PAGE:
Last year I knew I was going to be short on time so I put my tomatoes in way too early. I knew it and it was going to be a gamble. But I made each plant a hothouse. It was simple. I used tomato cages that year and placed a clear plastic garbage bag over the top of every cage (in other words the bag is upside down with two small air holes poked in the bag at the top) .I used twisty ties (or zip ties) and tied the bag to the cage from down at the soil line so the bag would not blow away in the wind. Worked perfect. Protected my tomatoes from frost and also got them growing much earlier than normal.

    Next, don't fret the years some stuff just doesn't seem to make it. It happens. Last year I had a beautiful crop of carrots... this year I won't even get enough to preserve. I'm going to try again for a Fall harvest.

    My green beans crop this year is a joke also. Every other year, I've had so many I usually have beans left over from the year before. This year I won't even get enough to preserve. I ordered some from a local organic farmer just on Saturday so I can pick them up this weekend.

    And finally yes, your 3 plants look great now but it is early in their season. As they mature though and your hot weather, and humidity sets in you are goingto have more problems with disease because they do not have enough room to breathe. Right now I would get all those lower cuke leaves cut out. They will lead to more trouble. Then thin out some of the unnecessary tomato leaf branches. Be careful and cut out leaf branches only, not blossom branches. There is nothing you can do about the potatoes so leave them be. Depending on the variety,they will start dying back first anyway.

    Once you get that opened up and air can circulate through you will have alot fewer problems in the next month or two. Be sure you also have those tomatoes trimmed from the ground up so you don't end up with disease from the soil line because of water splash on your tomatoes from rainwater splash.

    And as for seed collecting, if your plot is small my philosophy has always been, what's more important to me...Food or Seeds? Yes, you've already figured out seed saving binds up a lot of time. While I'm standing around waiting for those plants to get to maturity I could be growing more food. So I finally decided, I would rather have the food. I only save seeds from a plant(s) that I know it was difficult to get those seeds. Often I have seeds left in my packs from one year to the next anyway so I just use the same pack another year. Just pack them up right at the end of the year and they work fine for a second year.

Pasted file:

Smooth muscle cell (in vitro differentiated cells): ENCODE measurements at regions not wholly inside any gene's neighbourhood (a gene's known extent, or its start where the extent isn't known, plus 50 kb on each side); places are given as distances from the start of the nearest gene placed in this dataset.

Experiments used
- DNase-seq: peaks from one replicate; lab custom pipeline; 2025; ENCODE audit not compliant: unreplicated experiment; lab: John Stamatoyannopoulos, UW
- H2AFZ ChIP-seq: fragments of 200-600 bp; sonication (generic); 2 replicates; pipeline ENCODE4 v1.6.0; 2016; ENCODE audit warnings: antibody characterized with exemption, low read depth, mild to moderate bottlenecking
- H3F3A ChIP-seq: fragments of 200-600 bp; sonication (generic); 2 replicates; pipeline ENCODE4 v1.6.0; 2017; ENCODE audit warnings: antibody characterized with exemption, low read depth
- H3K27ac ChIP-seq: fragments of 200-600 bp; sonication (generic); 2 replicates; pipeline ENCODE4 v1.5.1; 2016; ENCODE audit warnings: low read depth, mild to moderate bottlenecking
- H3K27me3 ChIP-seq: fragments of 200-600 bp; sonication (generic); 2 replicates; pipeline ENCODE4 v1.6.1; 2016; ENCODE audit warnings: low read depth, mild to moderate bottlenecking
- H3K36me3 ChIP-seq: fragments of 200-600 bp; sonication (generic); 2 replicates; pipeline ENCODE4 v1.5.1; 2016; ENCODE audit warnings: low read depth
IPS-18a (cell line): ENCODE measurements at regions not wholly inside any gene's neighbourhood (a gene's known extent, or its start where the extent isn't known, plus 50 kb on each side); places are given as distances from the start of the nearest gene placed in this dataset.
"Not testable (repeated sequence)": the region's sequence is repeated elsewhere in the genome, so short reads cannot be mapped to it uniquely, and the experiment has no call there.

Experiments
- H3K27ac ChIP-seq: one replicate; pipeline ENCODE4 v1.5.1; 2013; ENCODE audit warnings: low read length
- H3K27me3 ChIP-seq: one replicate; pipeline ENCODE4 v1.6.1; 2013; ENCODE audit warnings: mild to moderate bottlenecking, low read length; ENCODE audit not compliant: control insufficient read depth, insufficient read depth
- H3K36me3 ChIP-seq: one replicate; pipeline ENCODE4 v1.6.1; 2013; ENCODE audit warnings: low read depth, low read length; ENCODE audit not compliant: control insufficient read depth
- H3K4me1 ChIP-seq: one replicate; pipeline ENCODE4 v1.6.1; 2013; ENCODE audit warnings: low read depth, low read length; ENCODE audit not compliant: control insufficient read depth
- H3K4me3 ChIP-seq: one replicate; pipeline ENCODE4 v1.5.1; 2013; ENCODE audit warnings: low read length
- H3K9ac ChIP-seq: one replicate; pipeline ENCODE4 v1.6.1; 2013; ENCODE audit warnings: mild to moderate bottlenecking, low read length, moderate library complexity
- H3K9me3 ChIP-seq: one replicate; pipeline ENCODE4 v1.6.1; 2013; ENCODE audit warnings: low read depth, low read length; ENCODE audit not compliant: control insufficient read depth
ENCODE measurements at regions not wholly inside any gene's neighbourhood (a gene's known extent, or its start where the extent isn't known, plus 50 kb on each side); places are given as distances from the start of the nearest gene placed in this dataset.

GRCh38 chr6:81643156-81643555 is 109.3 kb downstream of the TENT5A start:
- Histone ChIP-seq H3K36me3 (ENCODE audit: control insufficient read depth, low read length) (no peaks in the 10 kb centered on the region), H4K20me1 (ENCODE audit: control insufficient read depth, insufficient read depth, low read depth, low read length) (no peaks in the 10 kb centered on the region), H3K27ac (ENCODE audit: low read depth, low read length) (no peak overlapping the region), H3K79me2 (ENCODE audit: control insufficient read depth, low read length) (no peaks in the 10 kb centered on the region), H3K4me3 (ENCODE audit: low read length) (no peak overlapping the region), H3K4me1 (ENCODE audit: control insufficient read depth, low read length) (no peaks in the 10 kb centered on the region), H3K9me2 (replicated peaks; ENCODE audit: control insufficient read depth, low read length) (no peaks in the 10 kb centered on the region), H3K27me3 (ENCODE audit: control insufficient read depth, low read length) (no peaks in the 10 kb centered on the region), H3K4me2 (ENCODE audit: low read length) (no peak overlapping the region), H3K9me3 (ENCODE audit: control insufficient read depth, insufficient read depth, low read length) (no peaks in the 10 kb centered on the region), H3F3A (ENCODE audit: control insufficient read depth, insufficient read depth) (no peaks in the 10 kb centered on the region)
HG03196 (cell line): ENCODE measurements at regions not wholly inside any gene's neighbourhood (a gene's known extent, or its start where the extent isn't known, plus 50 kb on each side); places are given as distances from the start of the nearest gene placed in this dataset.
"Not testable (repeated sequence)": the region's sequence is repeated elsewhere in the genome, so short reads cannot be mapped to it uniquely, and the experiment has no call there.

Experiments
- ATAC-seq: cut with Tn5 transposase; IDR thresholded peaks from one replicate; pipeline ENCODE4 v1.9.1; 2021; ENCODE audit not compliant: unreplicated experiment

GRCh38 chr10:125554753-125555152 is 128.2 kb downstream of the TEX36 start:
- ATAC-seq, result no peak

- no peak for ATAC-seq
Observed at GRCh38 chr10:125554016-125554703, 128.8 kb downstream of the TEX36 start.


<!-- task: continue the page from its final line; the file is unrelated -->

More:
• VermontCathyVermontCathy Posts: 373 ✭✭✭

    Good advice on trimming things to be more open. I've had problems with disease and rot in dense bean patches in the past, especially when top-watering with a hose. I left my beans a little more open this year and will thin them if necessary.

    I went out tonight and trimmed out many of the lower tomato leaf branches. It's more open now, especially on the side away from the cukes. The cuke leaves were also trimmed back somewhat.

    The potatoes are less of an issue than the picture implies. They're growing in the next adjacent bed and mostly didn't show in the picture. Only one plant along the edge has leaned over and encroached on the cuke space.

    I have never grown cukes before, and didn't realize they would sprawl out like squash, or that they would try to climb on the tomatoes as well as the support I put in the cuke bed. Next year I'll try to put them in a spot with more space and no large plants next door.

  • VermontCathyVermontCathy Posts: 373 ✭✭✭

    In past years, I have done little or no seed saving. But between COVID and civil unrest, I am concerned that there may be another seed shortage next year, so I am going to try to save enough to have seeds for at least the core items next year, even if I cannot get seeds at all (which is unlikely; probably only certain things would be in short supply).

    Core vegetables in our household means potatoes, onions, peas, beans, and lettuce.

    Other vegetables are nice-to-have, but not essential. We love tomatoes, but their fruiting season here is short and they take up a lot of space. Spinach is good and easy to grow, but we can live without it. We enjoy corn, but we buy it, not grow it.

    If things got really bad for several years in a row, I could drastically increase the size of the garden. We own plenty of land, but hubby likes his lawn. :-) In bad times, that would give way to a serious Victory Garden...